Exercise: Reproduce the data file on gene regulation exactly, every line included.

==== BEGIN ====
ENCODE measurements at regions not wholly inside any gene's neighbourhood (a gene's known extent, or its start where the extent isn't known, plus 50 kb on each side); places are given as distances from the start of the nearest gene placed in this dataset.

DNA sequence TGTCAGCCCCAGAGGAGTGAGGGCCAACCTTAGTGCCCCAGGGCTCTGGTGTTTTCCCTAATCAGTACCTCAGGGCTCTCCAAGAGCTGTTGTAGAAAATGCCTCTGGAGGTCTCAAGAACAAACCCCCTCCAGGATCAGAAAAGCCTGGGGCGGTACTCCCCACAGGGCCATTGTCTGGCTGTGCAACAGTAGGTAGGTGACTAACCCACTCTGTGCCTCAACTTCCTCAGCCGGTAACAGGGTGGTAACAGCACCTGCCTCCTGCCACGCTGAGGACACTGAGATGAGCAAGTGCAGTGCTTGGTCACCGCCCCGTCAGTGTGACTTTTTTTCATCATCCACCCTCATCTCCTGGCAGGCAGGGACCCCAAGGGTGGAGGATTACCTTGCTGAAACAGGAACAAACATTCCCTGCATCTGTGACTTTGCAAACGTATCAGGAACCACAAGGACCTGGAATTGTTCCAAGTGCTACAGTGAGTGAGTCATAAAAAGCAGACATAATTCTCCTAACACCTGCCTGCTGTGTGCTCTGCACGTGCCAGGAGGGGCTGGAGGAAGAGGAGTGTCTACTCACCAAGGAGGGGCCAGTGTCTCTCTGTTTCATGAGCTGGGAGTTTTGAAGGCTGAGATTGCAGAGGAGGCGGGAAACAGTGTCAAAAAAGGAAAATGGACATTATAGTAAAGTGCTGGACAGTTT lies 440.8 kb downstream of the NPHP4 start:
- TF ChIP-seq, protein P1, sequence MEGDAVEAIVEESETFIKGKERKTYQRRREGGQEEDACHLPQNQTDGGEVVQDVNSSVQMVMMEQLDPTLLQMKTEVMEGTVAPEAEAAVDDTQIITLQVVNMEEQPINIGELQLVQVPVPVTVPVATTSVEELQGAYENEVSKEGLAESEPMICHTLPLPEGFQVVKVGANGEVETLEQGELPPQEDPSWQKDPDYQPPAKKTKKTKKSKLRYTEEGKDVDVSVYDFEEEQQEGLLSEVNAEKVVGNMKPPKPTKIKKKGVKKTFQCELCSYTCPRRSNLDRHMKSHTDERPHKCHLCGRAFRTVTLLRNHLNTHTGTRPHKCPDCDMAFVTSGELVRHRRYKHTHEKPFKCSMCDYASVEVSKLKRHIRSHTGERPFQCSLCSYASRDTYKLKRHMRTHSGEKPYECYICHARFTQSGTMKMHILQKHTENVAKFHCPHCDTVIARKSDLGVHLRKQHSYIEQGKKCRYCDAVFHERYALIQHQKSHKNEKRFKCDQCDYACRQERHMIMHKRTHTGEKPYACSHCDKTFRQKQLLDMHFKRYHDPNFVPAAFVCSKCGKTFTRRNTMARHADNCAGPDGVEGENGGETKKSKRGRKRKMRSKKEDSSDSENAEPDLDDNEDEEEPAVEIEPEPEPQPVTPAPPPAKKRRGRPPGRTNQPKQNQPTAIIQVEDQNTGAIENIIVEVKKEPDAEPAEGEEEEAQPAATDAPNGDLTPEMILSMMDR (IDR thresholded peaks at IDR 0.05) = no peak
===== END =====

ENCODE measurements at regions not wholly inside any gene's neighbourhood (a gene's known extent, or its start where the extent isn't known, plus 50 kb on each side); places are given as distances from the start of the nearest gene placed in this dataset.

DNA sequence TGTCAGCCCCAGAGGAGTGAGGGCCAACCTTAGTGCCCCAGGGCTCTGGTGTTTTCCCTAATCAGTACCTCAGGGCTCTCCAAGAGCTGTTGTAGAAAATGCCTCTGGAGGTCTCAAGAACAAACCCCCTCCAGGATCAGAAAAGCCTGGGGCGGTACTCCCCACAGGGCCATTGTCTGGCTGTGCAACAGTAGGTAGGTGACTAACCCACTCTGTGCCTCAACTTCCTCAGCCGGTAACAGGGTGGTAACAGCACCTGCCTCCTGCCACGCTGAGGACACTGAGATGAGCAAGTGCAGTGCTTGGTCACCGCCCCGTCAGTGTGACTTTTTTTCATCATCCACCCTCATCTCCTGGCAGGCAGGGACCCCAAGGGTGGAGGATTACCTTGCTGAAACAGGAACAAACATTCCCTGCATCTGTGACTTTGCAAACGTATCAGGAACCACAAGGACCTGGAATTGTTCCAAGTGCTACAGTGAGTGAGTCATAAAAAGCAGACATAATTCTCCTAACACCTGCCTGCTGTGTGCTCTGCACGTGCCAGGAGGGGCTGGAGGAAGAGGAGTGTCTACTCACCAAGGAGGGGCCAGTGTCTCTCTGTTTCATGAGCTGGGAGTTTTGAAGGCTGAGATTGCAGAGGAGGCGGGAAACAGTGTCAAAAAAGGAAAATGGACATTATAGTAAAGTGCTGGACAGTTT lies 440.8 kb downstream of the NPHP4 start:
- TF ChIP-seq, protein P1, sequence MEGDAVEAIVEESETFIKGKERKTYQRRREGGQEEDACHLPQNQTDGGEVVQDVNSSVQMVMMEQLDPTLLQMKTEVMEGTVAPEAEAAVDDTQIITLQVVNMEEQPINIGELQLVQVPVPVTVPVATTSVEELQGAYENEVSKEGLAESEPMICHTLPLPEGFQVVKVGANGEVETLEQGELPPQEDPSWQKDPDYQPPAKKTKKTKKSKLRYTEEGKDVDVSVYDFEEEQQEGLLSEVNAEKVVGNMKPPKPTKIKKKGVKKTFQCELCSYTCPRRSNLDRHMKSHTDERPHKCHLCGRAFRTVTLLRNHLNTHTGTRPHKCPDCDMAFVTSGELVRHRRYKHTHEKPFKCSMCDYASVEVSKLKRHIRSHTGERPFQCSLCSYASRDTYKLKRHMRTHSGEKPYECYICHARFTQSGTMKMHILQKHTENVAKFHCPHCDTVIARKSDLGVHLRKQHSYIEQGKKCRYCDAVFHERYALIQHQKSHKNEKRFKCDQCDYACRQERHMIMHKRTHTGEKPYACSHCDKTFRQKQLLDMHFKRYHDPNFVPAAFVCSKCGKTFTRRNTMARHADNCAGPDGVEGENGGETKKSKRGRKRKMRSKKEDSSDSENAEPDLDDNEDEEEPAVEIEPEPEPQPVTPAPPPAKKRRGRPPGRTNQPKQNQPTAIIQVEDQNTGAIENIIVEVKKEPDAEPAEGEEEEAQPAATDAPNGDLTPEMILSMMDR (IDR thresholded peaks at IDR 0.05) = no peak